Monday, April 27, 2015

Why Use Non-Routine Problems?

-Do problems (1-10)
-Do problems (1-19) odds only
-Practice flashcards
-Do IXL problems for ____ standard
-Watch me do this example, now you do an example, now do your homework

If your assignments in math are similar to the list above, it may be time to introduce non-routine problems to your students! 

Why non-routine problems? 

They help students make sense of how to apply mathematics, not simply follow a bunch of prescribed steps. You might have had the experience where you have students working on a new concept, and they seem to get it (yay!) but then you give them a problem where they have to apply the concept and they don't know where to begin! We need to give kids a chance to see that math is used to solve problems and those problems don't always look the same.

Doing 100 of the same type of problem over and over is pretty boring! Math can be exciting and fun, but we have to show that to students. It's not exciting and fun if you only know how to do one type of problem and it is set up for you in one certain way. If you want your students to find enjoyment in mathematics, you need to show them that most problems or puzzles to solve can't be solved by filling in bubbles on an answer sheet.

Performance Based Tasks
I would argue that the two reasons above are all you need! But, just in case you need a little help convincing a "pace guide" driven administrator that you want to take a day away from the skill and drill and add a little non-routine spice to your lessons... here are the magic words: Performance Based Assessments. Yep, those common core tests (like PARCC, Smarter Balance, etc) use performance based assessments and many of them are, *gasp*, non-routine problems! So you can call it "test prep" if that makes someone happy. Just don't call it that to yourself or the kids!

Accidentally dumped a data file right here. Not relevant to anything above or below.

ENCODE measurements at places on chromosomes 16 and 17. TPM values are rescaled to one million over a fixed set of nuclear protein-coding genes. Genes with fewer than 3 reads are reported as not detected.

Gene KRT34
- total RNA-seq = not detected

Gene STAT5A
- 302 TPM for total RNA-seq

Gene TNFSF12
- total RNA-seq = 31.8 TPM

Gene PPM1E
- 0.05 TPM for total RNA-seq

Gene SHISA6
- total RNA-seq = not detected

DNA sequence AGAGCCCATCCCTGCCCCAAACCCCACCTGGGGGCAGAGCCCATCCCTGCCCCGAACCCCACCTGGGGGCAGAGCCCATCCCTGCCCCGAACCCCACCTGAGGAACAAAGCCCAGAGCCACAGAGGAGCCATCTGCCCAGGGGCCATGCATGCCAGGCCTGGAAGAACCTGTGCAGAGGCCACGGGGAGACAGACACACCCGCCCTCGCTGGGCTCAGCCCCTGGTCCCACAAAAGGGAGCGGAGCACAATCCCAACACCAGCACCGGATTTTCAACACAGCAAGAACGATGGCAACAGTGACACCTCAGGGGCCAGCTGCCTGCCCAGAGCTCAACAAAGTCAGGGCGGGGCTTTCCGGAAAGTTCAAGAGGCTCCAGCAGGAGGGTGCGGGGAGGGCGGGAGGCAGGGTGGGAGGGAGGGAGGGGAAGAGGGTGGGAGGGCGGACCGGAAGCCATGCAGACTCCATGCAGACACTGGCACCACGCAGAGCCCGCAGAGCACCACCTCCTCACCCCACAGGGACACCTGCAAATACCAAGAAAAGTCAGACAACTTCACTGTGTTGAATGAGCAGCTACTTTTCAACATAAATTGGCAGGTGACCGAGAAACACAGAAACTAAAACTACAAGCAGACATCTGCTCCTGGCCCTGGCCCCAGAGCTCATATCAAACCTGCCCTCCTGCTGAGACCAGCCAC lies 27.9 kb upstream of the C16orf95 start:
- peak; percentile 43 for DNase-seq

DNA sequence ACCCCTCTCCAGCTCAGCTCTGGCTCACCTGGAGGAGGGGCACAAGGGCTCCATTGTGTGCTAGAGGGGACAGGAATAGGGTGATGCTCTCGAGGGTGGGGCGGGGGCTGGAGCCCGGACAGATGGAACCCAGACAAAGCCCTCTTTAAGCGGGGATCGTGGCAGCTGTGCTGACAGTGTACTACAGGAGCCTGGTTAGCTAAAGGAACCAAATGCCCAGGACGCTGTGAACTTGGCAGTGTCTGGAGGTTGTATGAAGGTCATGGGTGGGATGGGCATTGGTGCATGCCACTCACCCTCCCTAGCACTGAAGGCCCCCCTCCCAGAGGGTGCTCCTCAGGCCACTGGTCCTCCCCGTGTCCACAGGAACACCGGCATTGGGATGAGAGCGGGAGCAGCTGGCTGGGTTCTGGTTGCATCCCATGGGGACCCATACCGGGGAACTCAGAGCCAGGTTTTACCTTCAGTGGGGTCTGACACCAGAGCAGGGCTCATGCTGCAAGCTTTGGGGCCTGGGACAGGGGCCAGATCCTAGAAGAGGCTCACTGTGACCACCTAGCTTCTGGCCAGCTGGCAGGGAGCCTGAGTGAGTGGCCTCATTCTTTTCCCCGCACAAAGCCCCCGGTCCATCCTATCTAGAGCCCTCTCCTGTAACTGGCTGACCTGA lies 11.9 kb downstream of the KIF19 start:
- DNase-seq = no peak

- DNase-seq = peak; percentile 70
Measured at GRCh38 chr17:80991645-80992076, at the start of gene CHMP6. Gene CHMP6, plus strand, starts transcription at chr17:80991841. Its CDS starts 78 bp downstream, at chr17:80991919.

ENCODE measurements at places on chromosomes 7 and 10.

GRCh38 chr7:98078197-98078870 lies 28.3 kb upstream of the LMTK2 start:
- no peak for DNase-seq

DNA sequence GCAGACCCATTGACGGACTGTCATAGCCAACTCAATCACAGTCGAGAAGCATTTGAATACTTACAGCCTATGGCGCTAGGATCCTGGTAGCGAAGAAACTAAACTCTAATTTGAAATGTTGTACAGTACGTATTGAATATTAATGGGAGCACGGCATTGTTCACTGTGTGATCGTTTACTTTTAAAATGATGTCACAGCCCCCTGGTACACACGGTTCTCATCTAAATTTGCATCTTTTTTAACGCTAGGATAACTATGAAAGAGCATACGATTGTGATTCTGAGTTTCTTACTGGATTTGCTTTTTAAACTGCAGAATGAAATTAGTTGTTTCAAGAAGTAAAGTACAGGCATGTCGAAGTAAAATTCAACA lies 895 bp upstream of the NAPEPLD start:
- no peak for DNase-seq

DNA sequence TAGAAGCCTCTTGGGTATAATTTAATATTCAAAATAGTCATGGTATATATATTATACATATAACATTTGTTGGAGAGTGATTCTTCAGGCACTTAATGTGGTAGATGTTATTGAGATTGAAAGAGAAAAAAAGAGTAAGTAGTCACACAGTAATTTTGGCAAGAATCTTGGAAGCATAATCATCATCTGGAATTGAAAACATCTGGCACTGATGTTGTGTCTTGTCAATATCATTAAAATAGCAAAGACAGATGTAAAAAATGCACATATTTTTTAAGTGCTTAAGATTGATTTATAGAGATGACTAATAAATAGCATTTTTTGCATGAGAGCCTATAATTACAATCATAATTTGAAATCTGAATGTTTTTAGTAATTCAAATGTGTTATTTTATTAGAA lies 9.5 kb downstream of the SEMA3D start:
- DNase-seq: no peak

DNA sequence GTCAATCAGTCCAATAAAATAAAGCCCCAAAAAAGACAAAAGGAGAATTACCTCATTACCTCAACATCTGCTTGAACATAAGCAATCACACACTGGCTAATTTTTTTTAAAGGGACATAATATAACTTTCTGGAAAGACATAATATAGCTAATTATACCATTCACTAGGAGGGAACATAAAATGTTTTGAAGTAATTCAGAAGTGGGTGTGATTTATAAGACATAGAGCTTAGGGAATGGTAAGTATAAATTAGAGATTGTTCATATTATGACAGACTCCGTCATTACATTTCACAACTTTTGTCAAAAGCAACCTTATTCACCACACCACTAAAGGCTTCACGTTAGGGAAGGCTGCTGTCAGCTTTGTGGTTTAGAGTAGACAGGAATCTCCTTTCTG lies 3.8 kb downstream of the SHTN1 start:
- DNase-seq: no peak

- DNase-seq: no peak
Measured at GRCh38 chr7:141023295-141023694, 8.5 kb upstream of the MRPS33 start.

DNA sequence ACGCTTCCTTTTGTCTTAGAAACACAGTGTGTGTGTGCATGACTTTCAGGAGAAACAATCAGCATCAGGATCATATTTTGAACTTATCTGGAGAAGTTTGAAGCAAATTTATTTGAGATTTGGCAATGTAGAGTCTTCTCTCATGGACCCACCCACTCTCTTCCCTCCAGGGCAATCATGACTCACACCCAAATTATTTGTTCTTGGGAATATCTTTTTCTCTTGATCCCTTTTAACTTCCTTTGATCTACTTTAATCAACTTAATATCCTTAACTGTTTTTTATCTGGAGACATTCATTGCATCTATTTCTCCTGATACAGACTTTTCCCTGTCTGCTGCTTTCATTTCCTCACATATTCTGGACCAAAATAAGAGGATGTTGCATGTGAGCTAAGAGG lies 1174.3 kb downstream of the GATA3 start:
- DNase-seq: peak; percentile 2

Where can I get these magical tasks??

So, maybe you are sold on the idea of using non-routine problems with your class. Do you have to develop these yourself?! Nope! There are a lot out there ready to use. Here are my favorites:

MARS tasks (use for individuals, groups, or class discussions)

Formative Assessment Lessons (FAL) (mostly partners or groups)

Problems of the Month (individuals, groups)

Get it Together Activities (groups)

Other ideas for a few minutes left of class (no time for a full lesson, try some of these)

How often do I do these?

I would argue as often as possible! I aim to do a problem of the month, a Get it Together Activity, a FAL, and a MARS task each once a unit. If I can't get to one of them, I don't sweat it, but I do make an effort to make most of the work in my class around interesting problems. I know kids "need practice" with some procedures, but I also never really assign work like the list at the top of this post. We might practice in class on dry erase boards or in partners, then move towards application.

While I still have students that struggle, I can say that I notice my students much more willing to take on a challenging, non-routine problem now than at the beginning of the year. When I first start these with a new group of students, I hear a lot of "What?! How am I supposed to do this?!" Now I hear a lot of "I don't know how to do this, I know because I tried this and this and this." Still work to be done to get my students proficient at the math, but their improvement in perseverance is amazing!

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